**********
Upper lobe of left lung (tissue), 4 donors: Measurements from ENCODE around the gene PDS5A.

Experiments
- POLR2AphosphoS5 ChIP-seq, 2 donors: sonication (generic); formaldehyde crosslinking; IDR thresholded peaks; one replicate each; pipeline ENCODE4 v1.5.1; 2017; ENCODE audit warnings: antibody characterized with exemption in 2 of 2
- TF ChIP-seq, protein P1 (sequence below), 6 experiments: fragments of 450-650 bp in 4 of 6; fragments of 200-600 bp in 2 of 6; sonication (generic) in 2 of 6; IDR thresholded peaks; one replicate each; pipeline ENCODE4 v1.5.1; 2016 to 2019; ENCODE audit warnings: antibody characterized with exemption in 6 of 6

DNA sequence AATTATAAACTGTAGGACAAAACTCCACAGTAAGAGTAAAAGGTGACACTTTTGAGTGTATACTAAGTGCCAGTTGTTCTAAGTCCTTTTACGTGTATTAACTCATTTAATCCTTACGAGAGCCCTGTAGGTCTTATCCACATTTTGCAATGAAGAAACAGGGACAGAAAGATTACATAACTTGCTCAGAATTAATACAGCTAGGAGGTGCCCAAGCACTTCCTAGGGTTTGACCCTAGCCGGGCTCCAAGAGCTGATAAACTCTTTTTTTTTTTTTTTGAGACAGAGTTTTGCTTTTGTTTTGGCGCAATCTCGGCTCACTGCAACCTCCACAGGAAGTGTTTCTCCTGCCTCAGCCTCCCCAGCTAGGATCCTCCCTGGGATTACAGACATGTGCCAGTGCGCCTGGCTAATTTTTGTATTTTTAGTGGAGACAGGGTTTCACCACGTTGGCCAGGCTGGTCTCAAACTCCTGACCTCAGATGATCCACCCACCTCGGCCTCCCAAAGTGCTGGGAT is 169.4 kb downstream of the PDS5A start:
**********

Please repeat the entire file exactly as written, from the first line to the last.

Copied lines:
Upper lobe of left lung (tissue), 4 donors: Measurements from ENCODE around the gene PDS5A.

Experiments
- POLR2AphosphoS5 ChIP-seq, 2 donors: sonication (generic); formaldehyde crosslinking; IDR thresholded peaks; one replicate each; pipeline ENCODE4 v1.5.1; 2017; ENCODE audit warnings: antibody characterized with exemption in 2 of 2
- TF ChIP-seq, protein P1 (sequence below), 6 experiments: fragments of 450-650 bp in 4 of 6; fragments of 200-600 bp in 2 of 6; sonication (generic) in 2 of 6; IDR thresholded peaks; one replicate each; pipeline ENCODE4 v1.5.1; 2016 to 2019; ENCODE audit warnings: antibody characterized with exemption in 6 of 6

DNA sequence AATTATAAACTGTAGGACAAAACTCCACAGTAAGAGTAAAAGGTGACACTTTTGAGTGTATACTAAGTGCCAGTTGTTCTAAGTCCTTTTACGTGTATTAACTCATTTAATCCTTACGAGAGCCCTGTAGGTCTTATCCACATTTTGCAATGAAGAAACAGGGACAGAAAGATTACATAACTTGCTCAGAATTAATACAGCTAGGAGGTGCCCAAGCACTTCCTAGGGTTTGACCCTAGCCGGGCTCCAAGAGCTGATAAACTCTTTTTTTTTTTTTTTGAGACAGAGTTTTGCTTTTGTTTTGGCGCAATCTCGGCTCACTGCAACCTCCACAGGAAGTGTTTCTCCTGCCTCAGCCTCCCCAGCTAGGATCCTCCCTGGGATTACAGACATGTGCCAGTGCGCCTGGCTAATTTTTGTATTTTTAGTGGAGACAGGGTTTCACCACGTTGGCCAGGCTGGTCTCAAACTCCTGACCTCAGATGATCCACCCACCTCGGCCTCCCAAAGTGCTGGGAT is 169.4 kb downstream of the PDS5A start: